Weekly Roundup – April 24, 2015

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Following a similar decision last month involving the state of Alabama, the Supreme Court on Monday threw out a North Carolina redistricting ruling, forcing a lower court review.

In a 6-3 Fourth Amendment decision on Tuesday, the Court ruled that police officers may not extend the duration of traffic stops to wait for drug sniffing dogs.

It just got easier to sue the government, as the Court on Wednesday ruled that plaintiffs can waive the normal deadlines for filing a suit if they have good reason for a delay.

California raisin farmers appeared to have a good day at the Court on Wednesday, petitioning for the repeal of a New Deal law which they call an “illegal taking” under the Fifth Amendment.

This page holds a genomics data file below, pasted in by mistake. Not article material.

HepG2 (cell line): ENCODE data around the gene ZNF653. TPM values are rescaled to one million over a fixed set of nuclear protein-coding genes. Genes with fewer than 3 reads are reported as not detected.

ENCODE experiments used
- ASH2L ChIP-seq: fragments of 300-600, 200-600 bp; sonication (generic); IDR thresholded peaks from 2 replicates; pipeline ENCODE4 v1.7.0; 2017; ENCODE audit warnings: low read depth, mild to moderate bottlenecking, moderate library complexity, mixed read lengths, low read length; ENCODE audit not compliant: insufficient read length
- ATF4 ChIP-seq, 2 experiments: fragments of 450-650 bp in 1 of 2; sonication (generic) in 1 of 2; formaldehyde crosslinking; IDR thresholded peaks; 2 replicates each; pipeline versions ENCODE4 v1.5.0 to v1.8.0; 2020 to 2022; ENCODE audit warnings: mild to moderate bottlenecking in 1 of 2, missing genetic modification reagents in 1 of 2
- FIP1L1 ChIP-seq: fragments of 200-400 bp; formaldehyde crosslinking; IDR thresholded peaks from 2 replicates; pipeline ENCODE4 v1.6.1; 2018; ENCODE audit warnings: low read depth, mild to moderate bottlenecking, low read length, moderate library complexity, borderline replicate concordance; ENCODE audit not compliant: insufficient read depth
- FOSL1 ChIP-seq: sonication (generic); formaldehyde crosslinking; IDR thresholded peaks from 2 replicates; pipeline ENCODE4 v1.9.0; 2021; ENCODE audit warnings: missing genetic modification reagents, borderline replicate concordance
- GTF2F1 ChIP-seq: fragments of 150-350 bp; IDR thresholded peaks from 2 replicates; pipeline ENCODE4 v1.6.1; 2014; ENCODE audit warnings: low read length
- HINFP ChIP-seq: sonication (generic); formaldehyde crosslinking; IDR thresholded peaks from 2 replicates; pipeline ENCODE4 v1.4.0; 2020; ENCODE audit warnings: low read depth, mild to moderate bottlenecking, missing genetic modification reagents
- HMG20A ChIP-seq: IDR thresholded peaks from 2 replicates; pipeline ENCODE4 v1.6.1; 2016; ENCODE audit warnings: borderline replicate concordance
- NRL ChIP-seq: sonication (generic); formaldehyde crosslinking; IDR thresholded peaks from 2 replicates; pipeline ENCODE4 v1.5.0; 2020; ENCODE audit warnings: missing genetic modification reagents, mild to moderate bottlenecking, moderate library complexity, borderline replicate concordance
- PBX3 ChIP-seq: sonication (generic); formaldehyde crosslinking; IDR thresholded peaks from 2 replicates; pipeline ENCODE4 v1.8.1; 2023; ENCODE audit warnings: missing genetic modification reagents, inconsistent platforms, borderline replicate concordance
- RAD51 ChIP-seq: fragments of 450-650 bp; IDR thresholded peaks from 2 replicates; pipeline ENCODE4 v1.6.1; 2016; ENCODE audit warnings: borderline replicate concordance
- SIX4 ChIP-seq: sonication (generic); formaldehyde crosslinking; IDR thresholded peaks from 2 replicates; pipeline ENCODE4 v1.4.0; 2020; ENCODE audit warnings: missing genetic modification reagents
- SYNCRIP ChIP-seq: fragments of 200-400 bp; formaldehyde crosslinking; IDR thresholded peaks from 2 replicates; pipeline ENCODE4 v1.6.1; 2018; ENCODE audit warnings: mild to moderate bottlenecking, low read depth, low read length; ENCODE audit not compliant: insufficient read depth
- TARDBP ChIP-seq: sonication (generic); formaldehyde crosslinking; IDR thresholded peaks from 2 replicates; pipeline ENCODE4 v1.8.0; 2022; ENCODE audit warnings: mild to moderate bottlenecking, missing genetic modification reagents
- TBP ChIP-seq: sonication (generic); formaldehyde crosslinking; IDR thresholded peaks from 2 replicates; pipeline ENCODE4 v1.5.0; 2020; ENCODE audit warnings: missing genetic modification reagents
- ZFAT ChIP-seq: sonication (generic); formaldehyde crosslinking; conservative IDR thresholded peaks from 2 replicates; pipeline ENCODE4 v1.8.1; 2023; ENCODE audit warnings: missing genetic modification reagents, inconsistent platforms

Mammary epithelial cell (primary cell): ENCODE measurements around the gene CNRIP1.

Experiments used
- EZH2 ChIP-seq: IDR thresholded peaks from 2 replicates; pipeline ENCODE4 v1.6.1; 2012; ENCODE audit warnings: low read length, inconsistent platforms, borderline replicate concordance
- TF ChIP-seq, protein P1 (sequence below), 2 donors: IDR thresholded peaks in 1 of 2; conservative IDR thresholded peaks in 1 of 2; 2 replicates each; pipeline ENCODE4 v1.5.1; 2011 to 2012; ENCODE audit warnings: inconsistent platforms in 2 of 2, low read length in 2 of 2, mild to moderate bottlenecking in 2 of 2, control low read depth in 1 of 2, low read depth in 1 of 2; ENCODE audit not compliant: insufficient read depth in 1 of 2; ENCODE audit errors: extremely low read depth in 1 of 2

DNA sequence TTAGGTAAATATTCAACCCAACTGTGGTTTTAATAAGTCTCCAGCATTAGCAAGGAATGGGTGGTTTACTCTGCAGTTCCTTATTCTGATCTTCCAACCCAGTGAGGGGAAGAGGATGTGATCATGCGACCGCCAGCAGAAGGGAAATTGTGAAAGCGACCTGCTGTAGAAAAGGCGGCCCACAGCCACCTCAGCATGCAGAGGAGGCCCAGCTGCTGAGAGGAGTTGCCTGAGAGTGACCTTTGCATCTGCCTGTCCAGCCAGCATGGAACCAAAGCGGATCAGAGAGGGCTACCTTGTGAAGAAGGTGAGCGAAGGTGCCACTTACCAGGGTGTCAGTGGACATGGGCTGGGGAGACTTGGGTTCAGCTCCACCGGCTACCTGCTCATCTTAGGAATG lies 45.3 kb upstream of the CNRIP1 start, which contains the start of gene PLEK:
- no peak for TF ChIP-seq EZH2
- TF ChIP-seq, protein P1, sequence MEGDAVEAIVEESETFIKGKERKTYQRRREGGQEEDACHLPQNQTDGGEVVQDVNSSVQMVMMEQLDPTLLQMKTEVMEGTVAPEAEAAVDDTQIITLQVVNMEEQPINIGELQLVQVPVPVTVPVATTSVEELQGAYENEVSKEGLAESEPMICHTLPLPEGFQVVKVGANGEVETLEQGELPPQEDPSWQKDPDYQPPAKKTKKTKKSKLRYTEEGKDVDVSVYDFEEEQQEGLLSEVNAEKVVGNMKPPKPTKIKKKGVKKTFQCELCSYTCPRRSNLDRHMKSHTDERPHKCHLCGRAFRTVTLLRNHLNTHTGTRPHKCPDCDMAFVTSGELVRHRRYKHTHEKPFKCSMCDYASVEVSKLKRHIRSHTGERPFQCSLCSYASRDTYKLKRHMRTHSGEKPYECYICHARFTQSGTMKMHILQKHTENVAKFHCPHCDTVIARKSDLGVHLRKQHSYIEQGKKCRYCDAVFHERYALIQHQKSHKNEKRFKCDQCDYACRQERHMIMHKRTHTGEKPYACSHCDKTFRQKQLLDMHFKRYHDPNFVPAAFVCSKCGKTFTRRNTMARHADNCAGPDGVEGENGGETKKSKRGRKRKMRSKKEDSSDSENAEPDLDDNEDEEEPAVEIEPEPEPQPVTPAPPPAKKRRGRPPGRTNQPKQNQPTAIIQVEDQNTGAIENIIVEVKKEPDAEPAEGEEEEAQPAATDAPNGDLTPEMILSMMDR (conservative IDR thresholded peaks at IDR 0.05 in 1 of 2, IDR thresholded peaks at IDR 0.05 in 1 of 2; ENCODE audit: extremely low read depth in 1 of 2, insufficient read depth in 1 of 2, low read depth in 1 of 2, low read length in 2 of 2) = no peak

Scholars from Dartmouth and Virginia have concluded from a computer-driven analysis of decisions that Supreme Court justices have grown “more long-winded and grumpier” in recent years.

With the Supreme Court facing the issue next week, The Washington Post reports on how a young county clerk named Anthony Kennedy issued the first same-sex marriage license 40 years ago.

In the New Republic, Brianne Gorod uses the Court’s Fourth Amendment decision in Riley v. California to argue that the Constitution trumps any state’s ban on same-sex marriage.

At SCOTUSblog, Amy Howe provides a reporter’s guide to covering the same-sex marriage cases next week, offering some behind-the-scenes looks at the Court in the process.

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